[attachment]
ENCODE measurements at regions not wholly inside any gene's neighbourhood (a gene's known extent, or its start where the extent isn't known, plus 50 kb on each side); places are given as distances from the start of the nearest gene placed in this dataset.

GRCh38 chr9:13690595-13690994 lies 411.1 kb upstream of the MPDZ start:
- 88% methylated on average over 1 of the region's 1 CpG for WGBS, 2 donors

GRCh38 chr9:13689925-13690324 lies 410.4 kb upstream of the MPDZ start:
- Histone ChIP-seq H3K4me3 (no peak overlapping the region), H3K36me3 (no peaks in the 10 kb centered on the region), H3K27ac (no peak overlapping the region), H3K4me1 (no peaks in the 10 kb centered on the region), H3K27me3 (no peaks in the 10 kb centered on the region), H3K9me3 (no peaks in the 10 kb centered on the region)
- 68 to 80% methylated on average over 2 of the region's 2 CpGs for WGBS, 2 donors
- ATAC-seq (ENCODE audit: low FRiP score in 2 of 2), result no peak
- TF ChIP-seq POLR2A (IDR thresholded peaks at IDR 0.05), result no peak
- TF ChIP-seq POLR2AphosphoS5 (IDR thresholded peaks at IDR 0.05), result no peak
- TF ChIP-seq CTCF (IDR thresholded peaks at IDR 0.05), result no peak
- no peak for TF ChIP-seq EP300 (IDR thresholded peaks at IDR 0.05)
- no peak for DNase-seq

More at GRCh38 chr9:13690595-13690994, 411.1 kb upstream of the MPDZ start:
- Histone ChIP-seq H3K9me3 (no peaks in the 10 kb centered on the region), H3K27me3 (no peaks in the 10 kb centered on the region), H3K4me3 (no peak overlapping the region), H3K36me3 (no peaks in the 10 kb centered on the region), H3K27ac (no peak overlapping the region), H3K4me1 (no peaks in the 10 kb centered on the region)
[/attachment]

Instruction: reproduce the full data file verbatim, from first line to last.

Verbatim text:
ENCODE measurements at regions not wholly inside any gene's neighbourhood (a gene's known extent, or its start where the extent isn't known, plus 50 kb on each side); places are given as distances from the start of the nearest gene placed in this dataset.

GRCh38 chr9:13690595-13690994 lies 411.1 kb upstream of the MPDZ start:
- 88% methylated on average over 1 of the region's 1 CpG for WGBS, 2 donors

GRCh38 chr9:13689925-13690324 lies 410.4 kb upstream of the MPDZ start:
- Histone ChIP-seq H3K4me3 (no peak overlapping the region), H3K36me3 (no peaks in the 10 kb centered on the region), H3K27ac (no peak overlapping the region), H3K4me1 (no peaks in the 10 kb centered on the region), H3K27me3 (no peaks in the 10 kb centered on the region), H3K9me3 (no peaks in the 10 kb centered on the region)
- 68 to 80% methylated on average over 2 of the region's 2 CpGs for WGBS, 2 donors
- ATAC-seq (ENCODE audit: low FRiP score in 2 of 2), result no peak
- TF ChIP-seq POLR2A (IDR thresholded peaks at IDR 0.05), result no peak
- TF ChIP-seq POLR2AphosphoS5 (IDR thresholded peaks at IDR 0.05), result no peak
- TF ChIP-seq CTCF (IDR thresholded peaks at IDR 0.05), result no peak
- no peak for TF ChIP-seq EP300 (IDR thresholded peaks at IDR 0.05)
- no peak for DNase-seq

More at GRCh38 chr9:13690595-13690994, 411.1 kb upstream of the MPDZ start:
- Histone ChIP-seq H3K9me3 (no peaks in the 10 kb centered on the region), H3K27me3 (no peaks in the 10 kb centered on the region), H3K4me3 (no peak overlapping the region), H3K36me3 (no peaks in the 10 kb centered on the region), H3K27ac (no peak overlapping the region), H3K4me1 (no peaks in the 10 kb centered on the region)